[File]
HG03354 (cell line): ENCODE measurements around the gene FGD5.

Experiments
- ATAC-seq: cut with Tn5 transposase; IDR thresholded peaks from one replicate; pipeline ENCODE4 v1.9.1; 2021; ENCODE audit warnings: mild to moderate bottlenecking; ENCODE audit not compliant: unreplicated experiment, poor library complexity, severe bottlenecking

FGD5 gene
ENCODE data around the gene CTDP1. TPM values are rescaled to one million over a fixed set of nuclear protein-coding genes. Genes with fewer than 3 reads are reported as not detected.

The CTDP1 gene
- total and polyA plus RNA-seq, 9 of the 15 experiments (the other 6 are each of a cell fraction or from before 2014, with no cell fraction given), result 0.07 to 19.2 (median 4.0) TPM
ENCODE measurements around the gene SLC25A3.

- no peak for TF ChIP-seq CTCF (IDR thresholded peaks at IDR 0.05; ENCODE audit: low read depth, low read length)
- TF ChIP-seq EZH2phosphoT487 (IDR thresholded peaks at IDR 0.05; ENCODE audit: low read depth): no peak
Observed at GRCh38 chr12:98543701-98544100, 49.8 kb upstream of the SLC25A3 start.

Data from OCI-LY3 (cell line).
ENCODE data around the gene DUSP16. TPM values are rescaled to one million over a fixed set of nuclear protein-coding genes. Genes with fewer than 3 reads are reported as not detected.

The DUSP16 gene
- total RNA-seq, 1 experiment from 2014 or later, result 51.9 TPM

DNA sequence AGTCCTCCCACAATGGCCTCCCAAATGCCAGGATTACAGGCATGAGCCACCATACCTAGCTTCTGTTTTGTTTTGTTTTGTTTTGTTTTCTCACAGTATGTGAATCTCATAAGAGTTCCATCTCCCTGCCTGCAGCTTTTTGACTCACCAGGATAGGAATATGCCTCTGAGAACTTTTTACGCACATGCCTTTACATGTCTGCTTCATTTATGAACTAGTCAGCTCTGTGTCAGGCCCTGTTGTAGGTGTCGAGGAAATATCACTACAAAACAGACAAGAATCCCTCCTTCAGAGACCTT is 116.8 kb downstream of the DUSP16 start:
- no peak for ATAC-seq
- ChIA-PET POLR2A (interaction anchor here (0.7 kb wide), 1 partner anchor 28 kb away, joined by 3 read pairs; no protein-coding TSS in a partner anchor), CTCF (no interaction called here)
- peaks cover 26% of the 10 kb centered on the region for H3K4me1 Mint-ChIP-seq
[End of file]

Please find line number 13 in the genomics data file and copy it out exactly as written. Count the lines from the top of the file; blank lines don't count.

ENCODE data around the gene DUSP16. TPM values are rescaled to one million over a fixed set of nuclear protein-coding genes. Genes with fewer than 3 reads are reported as not detected.